(M)  s i s t e m a   o p e r a c i o n a l   m a g n u x   l i n u x ~/ · documentação · suporte · sobre

  Next Previous Contents

6. Disk geometry, partitions and `overlap'

If you have several operating systems on your disks, then each uses one or more disk partitions. A disagreement on where these partitions are may have catastrophic consequences.

The MBR contains a partition table describing where the (primary) partitions are. There are 4 table entries, for 4 primary partitions, and each looks like

struct partition {
        char active;    /* 0x80: bootable, 0: not bootable */
        char begin[3];  /* CHS for first sector */
        char type;
        char end[3];    /* CHS for last sector */
        int start;      /* 32 bit sector number (counting from 0) */
        int length;     /* 32 bit number of sectors */
(where CHS stands for Cylinder/Head/Sector).

This information is redundant: the location of a partition is given both by the 24-bit begin and end fields, and by the 32-bit start and length fields.

Linux only uses the start and length fields, and can therefore handle partitions of not more than 2^32 sectors, that is, partitions of at most 2 TiB. That is thirty times larger than the disks available today, so maybe it will be enough for the next six years or so. (So, partitions can be very large, but there is a serious restriction in that a file in an ext2 filesystem on hardware with 32-bit integers cannot be larger than 2 GiB.)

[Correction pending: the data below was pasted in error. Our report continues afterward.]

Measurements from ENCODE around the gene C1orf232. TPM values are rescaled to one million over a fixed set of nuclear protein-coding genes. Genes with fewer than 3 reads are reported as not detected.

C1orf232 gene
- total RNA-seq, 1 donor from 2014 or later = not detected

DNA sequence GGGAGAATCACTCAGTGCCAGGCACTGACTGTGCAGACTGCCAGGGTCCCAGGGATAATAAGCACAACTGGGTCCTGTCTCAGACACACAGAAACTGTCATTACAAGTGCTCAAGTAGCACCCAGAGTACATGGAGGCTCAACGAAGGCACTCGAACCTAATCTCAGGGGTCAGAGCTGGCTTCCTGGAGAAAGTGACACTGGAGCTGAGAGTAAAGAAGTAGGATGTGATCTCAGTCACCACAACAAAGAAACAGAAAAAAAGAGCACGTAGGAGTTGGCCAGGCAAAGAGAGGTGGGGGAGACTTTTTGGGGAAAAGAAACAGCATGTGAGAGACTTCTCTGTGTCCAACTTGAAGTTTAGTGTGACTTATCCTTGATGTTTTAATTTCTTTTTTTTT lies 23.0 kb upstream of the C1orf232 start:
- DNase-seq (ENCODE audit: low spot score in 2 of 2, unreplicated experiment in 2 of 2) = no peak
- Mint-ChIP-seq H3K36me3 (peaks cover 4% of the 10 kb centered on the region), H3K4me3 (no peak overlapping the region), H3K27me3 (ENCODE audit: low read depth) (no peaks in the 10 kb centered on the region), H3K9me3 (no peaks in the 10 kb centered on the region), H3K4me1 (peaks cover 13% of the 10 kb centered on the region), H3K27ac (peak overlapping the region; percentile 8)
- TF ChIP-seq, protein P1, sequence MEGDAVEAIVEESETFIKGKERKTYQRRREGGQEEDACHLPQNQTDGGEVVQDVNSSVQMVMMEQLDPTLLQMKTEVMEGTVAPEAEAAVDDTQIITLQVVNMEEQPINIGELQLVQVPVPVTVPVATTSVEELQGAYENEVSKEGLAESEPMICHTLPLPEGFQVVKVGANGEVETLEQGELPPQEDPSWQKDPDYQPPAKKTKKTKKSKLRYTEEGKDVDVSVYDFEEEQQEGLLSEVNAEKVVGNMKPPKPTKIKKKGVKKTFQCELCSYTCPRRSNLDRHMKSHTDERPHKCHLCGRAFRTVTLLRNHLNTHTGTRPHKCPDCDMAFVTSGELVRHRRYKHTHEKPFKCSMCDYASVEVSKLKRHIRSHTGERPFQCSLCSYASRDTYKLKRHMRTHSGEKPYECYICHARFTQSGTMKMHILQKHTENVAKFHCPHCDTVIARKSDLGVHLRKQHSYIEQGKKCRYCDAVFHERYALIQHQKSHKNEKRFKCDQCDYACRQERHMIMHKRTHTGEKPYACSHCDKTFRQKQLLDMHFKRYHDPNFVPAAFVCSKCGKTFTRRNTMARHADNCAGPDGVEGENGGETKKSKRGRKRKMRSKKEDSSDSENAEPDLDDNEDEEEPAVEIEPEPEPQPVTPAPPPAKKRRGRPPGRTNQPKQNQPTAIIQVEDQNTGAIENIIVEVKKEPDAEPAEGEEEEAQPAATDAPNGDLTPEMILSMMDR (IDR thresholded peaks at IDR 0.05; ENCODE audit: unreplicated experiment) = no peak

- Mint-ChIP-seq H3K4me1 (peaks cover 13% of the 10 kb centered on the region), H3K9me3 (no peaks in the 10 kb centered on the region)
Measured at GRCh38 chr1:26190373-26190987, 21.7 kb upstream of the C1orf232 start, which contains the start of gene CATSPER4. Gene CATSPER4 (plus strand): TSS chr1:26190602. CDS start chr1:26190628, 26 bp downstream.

DOS uses the begin and end fields, and uses the BIOS INT13 call to access the disk, and can therefore only handle disks of not more than 8.4 GB, even with a translating BIOS. (Partitions cannot be larger than 2.1 GB because of restrictions of the FAT16 file system.) The same holds for Windows 3.11 and WfWG and Windows NT 3.*.

Windows 95 has support for the Extended INT13 interface, and uses special partition types (c, e, f instead of b, 6, 5) to indicate that a partition should be accessed in this way. When these partition types are used, the begin and end fields contain dummy information (1023/255/63). Windows 95 OSR2 introduces the FAT32 file system (partition type b or c), that allows partitions of size at most 2 TiB.

What is this nonsense you get from fdisk about `overlapping' partitions, when in fact nothing is wrong? Well - there is something `wrong': if you look at the begin and end fields of such partitions, as DOS does, they overlap. (And that cannot be corrected, because these fields cannot store cylinder numbers above 1024 - there will always be `overlap' as soon as you have more than 1024 cylinders.) However, if you look at the start and length fields, as Linux does, and as Windows 95 does in the case of partitions with partition type c, e or f, then all is well. So, ignore these warnings when cfdisk is satisfied and you have a Linux-only disk. Be careful when the disk is shared with DOS. Use the commands cfdisk -Ps /dev/hdx and cfdisk -Pt /dev/hdx to look at the partition table of /dev/hdx.

Next Previous Contents